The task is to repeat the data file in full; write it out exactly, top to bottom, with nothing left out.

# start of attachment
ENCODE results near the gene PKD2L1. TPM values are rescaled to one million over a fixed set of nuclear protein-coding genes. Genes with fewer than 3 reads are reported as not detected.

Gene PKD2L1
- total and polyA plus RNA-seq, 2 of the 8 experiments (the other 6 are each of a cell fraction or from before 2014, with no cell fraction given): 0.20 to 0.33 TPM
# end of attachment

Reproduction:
ENCODE results near the gene PKD2L1. TPM values are rescaled to one million over a fixed set of nuclear protein-coding genes. Genes with fewer than 3 reads are reported as not detected.

Gene PKD2L1
- total and polyA plus RNA-seq, 2 of the 8 experiments (the other 6 are each of a cell fraction or from before 2014, with no cell fraction given): 0.20 to 0.33 TPM